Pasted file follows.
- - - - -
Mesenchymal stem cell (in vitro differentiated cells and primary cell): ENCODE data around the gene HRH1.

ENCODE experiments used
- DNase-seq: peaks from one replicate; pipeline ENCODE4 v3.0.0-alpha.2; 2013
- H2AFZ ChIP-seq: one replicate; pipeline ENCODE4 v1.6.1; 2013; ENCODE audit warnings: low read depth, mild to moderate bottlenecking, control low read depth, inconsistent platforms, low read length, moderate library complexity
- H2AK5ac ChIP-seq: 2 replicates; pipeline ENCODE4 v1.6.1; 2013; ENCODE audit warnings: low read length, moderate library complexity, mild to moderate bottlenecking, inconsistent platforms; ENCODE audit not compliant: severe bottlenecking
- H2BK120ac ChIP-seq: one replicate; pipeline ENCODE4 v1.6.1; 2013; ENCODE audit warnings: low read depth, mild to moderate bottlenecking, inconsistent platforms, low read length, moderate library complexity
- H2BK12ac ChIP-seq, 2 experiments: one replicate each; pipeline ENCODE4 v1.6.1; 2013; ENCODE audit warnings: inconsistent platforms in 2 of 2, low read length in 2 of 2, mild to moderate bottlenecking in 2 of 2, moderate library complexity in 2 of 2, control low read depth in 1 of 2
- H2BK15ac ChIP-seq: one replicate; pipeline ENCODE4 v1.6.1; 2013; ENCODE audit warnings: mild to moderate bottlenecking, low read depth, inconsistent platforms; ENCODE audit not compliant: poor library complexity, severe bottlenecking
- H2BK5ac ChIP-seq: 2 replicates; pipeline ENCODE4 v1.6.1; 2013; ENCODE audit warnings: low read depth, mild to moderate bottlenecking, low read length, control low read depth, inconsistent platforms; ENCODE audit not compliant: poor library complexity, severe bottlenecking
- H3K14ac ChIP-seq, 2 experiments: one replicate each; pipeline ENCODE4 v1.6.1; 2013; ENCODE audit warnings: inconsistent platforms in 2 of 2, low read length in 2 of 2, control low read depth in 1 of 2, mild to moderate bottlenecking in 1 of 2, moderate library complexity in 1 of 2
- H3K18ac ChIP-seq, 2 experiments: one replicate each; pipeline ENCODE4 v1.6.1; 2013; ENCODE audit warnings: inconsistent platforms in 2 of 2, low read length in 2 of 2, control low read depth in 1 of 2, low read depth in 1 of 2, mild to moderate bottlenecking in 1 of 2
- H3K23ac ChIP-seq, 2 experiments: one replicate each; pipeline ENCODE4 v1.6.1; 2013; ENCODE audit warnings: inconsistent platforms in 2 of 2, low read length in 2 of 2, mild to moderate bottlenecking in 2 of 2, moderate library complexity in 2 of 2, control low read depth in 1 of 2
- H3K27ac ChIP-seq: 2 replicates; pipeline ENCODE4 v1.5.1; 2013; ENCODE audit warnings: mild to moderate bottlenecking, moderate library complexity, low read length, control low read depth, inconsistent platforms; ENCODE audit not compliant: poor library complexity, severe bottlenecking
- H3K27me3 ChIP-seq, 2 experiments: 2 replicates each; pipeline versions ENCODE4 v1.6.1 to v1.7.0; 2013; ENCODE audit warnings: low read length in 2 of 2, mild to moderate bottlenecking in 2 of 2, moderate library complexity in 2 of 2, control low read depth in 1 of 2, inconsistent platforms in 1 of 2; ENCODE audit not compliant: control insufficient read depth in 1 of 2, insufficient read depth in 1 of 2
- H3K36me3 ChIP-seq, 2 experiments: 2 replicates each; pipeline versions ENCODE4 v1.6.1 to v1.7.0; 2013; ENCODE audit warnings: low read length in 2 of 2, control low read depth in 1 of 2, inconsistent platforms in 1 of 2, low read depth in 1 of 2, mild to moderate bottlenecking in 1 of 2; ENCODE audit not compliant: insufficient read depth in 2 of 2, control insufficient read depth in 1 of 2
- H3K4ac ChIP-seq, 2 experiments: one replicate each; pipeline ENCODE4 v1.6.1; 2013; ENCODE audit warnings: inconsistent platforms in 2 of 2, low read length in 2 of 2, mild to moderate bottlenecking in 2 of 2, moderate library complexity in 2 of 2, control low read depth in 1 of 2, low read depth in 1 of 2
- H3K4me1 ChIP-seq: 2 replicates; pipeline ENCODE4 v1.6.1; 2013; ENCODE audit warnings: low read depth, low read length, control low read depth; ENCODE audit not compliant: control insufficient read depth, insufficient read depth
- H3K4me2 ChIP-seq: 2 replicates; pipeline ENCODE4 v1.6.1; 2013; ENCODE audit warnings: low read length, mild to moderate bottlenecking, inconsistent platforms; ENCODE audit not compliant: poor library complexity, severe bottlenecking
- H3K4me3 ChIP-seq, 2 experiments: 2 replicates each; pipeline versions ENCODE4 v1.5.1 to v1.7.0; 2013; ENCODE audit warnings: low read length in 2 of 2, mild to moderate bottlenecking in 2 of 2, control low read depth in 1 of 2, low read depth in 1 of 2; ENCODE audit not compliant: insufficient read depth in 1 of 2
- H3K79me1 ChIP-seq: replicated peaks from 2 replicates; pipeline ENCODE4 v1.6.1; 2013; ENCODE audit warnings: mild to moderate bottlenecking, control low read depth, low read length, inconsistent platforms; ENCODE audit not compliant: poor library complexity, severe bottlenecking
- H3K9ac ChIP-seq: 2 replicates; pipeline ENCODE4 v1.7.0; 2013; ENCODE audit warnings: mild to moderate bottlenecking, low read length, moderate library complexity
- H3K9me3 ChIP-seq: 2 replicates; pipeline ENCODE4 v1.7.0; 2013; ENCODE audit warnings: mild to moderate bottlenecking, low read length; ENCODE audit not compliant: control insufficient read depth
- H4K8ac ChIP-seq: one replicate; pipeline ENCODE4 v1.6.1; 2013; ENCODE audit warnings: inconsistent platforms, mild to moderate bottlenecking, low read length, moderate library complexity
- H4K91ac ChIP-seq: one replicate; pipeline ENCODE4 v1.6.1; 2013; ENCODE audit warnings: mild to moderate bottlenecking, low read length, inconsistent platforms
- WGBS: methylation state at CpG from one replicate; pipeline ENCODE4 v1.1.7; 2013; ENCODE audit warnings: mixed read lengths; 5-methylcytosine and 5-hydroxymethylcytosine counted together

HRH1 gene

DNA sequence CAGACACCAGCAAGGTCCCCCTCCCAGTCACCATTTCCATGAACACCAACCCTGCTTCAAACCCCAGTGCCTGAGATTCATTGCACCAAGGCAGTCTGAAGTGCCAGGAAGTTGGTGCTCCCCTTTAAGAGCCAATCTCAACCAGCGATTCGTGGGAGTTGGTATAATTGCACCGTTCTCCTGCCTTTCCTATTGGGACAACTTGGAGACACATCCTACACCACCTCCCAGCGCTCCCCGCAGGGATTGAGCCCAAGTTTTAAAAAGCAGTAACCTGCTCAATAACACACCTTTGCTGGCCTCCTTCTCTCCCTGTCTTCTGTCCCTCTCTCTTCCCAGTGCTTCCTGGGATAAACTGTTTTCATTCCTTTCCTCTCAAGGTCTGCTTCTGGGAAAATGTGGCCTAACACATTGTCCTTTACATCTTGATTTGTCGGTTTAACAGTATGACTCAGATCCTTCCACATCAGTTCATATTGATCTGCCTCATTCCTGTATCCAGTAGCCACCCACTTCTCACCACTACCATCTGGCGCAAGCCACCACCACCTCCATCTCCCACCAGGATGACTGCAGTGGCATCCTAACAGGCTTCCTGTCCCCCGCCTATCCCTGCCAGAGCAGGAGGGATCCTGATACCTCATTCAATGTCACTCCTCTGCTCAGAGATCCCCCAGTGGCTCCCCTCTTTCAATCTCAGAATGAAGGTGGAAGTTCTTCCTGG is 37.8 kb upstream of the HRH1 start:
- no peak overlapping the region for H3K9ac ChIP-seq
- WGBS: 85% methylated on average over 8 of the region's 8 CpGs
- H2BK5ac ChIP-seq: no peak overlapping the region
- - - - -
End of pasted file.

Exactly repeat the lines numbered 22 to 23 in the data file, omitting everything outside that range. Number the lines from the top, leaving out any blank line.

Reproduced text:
- H3K9me3 ChIP-seq: 2 replicates; pipeline ENCODE4 v1.7.0; 2013; ENCODE audit warnings: mild to moderate bottlenecking, low read length; ENCODE audit not compliant: control insufficient read depth
- H4K8ac ChIP-seq: one replicate; pipeline ENCODE4 v1.6.1; 2013; ENCODE audit warnings: inconsistent platforms, mild to moderate bottlenecking, low read length, moderate library complexity